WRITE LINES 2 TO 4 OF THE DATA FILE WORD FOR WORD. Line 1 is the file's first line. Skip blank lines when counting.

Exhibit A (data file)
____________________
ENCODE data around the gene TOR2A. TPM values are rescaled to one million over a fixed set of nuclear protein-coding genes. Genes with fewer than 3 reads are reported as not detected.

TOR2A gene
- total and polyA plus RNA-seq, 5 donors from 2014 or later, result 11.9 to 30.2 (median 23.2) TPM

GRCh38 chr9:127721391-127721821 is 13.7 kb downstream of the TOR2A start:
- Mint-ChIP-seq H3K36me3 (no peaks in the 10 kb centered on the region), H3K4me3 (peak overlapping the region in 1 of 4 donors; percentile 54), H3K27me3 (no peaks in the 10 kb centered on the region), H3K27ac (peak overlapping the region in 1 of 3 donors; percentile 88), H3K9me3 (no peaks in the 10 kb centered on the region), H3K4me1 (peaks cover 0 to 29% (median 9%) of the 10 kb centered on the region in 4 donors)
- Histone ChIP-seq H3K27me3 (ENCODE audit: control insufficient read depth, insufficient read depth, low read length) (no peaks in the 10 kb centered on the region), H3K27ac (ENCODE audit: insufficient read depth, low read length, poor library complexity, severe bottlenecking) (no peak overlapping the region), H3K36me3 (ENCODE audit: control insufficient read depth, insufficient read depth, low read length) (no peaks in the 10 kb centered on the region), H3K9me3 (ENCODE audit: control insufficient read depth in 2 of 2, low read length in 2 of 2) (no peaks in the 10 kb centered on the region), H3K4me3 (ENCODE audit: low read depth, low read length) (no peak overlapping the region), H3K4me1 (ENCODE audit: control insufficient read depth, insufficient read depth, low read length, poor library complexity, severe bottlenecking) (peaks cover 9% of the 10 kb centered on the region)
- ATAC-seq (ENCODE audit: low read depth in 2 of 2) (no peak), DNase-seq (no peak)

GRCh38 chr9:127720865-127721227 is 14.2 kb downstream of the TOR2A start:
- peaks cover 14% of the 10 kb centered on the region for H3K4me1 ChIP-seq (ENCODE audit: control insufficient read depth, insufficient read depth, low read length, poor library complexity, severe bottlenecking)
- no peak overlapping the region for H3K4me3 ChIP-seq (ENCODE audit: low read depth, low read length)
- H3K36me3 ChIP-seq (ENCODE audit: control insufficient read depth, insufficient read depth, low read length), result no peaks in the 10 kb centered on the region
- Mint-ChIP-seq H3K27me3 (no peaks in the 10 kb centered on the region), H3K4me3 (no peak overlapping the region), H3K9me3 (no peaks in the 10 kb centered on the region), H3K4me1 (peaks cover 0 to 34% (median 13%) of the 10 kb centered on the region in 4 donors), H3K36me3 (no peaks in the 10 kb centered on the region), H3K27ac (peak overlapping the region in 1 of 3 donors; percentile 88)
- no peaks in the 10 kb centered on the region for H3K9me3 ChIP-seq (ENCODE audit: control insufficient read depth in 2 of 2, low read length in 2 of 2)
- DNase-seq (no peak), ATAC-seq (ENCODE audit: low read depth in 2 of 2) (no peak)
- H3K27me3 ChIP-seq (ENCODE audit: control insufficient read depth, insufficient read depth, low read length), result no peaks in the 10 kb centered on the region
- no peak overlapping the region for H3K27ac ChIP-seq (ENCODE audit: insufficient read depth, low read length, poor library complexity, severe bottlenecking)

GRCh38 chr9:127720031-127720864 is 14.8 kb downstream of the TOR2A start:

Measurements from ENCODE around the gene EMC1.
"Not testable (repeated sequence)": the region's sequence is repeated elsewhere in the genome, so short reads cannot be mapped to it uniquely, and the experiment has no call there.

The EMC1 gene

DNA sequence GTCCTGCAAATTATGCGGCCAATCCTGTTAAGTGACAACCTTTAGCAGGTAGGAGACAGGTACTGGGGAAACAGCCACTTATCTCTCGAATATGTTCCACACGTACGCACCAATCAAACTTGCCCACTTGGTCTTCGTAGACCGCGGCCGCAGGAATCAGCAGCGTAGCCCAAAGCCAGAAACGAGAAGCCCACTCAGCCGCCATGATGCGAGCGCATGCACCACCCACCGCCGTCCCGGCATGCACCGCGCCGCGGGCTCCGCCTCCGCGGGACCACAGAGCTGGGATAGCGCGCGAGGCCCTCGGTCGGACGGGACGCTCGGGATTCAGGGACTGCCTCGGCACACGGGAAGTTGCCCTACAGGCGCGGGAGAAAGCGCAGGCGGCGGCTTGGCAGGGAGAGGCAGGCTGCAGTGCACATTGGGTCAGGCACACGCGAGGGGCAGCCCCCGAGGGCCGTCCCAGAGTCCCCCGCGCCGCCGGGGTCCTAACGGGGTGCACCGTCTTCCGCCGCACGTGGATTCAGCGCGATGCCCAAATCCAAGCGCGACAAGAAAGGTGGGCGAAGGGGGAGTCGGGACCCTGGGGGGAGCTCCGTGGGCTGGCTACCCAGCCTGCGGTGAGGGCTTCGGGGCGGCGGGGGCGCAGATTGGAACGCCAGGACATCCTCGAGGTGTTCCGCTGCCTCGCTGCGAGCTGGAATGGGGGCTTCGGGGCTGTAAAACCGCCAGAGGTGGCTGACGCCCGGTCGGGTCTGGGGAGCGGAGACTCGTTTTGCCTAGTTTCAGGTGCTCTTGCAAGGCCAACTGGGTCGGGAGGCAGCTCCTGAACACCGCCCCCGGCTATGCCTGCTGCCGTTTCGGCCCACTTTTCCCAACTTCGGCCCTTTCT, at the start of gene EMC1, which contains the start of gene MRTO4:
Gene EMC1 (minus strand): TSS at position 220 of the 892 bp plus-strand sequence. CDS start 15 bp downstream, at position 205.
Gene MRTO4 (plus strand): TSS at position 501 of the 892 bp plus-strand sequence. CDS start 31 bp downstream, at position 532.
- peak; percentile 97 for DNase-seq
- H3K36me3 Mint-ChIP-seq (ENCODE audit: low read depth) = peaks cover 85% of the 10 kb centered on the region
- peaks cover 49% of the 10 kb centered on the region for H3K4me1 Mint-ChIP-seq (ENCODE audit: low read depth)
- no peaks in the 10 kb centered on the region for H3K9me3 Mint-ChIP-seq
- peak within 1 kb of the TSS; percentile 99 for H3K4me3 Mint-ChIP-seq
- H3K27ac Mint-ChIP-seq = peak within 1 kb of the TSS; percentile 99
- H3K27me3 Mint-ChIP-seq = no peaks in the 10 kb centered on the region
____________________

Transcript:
TOR2A gene
- total and polyA plus RNA-seq, 5 donors from 2014 or later, result 11.9 to 30.2 (median 23.2) TPM

GRCh38 chr9:127721391-127721821 is 13.7 kb downstream of the TOR2A start: